If you are planning a concrete pad—new parking space, basketball court, hot tub spot, etc.—there are a few things to know before you do. Concrete pads can be handled by a well-intentioned DIY’er. Attention to detail, while building the pad, can yield a concrete surface that is durable and lasting for many years. The following is a brief account of the steps needed to take on the job.
Prep the area by removing all the vegetation, any places of soft, sinking soils, and rocks. It is best to lay concrete, if possible, on top of soil that is well packed.
Set up the concrete forms. Forms need to have a slope of at least two percent, which equates to ¼ inch per foot. This slope allows the pad to drain moisture.
With the forms in place, and mock scratch templates demonstrating that the slab will be the ideal size and thickness, it’s time to measure how much concrete you’ll need for the project. Calculate how many cubic yards of concrete you’ll need to put together the slab. You can use concrete calculators or provide your dimensions to Shotcrete when you make your concrete order.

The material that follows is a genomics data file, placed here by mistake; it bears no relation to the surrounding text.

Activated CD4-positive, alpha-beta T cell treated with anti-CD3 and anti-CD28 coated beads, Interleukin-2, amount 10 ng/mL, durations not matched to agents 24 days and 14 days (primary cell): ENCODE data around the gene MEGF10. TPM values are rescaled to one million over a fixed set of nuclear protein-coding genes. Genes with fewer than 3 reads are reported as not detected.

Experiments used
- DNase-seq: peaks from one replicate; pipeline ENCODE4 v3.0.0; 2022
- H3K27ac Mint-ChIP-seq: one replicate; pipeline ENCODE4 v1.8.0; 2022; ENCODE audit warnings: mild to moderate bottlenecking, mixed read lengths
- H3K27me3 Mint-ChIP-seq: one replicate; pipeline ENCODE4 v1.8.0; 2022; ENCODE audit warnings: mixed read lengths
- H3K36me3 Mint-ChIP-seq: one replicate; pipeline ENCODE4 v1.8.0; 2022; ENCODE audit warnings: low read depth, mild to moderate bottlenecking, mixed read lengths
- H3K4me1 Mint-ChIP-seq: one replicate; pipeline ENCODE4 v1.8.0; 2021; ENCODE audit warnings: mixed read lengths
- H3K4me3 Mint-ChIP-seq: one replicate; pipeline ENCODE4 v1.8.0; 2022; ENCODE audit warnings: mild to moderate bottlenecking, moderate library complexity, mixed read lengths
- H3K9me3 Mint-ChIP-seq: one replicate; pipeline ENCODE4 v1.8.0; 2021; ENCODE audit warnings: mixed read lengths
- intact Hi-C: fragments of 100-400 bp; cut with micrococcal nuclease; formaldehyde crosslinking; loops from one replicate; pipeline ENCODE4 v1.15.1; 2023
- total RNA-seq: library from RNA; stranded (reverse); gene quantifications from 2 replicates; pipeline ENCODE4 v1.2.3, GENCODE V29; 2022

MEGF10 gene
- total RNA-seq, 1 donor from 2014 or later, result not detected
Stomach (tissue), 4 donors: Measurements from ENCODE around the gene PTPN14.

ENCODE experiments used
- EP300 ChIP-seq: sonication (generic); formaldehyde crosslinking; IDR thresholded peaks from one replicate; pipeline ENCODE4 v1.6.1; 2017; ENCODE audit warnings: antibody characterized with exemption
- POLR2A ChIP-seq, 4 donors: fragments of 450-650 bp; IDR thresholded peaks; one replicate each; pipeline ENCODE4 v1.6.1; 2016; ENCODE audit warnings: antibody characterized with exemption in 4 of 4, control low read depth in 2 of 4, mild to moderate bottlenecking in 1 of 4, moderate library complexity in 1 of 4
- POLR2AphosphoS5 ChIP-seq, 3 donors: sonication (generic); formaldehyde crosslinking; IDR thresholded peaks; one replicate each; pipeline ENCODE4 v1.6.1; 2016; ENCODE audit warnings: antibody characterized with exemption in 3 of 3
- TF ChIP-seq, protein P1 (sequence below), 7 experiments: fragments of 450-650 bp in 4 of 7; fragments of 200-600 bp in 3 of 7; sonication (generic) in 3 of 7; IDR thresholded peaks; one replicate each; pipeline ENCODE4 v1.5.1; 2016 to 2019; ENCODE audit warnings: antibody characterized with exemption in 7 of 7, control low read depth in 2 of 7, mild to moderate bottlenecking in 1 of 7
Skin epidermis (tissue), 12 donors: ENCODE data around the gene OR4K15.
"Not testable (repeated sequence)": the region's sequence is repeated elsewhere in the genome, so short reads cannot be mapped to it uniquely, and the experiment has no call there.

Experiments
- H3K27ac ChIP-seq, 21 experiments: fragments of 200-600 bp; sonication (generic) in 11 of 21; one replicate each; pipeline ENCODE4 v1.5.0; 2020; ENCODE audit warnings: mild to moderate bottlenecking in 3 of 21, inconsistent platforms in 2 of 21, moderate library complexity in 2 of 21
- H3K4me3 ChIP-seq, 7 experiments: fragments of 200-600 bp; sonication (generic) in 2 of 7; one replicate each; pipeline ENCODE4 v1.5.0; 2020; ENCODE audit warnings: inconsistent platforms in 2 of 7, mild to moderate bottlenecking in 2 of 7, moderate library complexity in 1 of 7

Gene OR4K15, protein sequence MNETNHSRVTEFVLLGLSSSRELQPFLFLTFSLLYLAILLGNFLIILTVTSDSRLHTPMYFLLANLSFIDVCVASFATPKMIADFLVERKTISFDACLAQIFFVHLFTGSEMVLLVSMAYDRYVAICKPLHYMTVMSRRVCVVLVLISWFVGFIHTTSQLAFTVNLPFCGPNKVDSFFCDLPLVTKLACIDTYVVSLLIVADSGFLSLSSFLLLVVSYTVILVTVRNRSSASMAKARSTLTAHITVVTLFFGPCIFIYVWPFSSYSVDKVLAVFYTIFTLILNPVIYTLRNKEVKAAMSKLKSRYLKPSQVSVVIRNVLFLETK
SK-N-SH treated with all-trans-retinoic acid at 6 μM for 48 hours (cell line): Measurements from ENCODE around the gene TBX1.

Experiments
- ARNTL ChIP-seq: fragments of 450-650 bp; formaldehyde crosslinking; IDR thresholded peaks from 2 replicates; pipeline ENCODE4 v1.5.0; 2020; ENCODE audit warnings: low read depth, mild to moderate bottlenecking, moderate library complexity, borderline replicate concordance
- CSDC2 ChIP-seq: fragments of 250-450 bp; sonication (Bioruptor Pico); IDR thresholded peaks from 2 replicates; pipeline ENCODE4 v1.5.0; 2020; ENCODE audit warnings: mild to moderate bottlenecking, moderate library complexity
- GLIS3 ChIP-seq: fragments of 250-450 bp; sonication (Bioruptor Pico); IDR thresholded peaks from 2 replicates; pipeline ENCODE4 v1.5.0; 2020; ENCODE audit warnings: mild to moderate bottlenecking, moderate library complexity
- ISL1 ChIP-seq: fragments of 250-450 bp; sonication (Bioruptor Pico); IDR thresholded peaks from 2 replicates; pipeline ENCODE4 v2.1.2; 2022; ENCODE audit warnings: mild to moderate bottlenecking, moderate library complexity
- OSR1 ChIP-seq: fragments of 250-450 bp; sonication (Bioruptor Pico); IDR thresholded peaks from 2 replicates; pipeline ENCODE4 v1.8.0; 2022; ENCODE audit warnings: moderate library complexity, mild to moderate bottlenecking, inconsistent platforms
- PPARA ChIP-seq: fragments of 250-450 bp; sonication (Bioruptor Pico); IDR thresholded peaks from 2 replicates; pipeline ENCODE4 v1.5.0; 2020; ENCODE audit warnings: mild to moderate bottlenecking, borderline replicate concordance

When you decide to pour the concrete, pick a day when it’s not raining and there’s no foreseeable rain in the forecast. When the truck arrives, and the concrete is being poured, you’ll have to level it. Leveling the concrete is important, and by using a tool called a screed, which you can ride on the tops of your forms, pull the screed a little at a time to smooth down the concrete. When one side of the form is complete, do the other.
With the slab level, use a bull-float to settle any rocks or bring any holes to a close over the surface of the concrete. This will leave the concrete with a smooth finish. There is a limited time in which to level and float the concrete—try to get everything done in one hour or less. The longer it takes, the more the concrete dries.
Building a concrete slab can be intimidating, but if the process is taken in managed steps, most anyone can handle the process.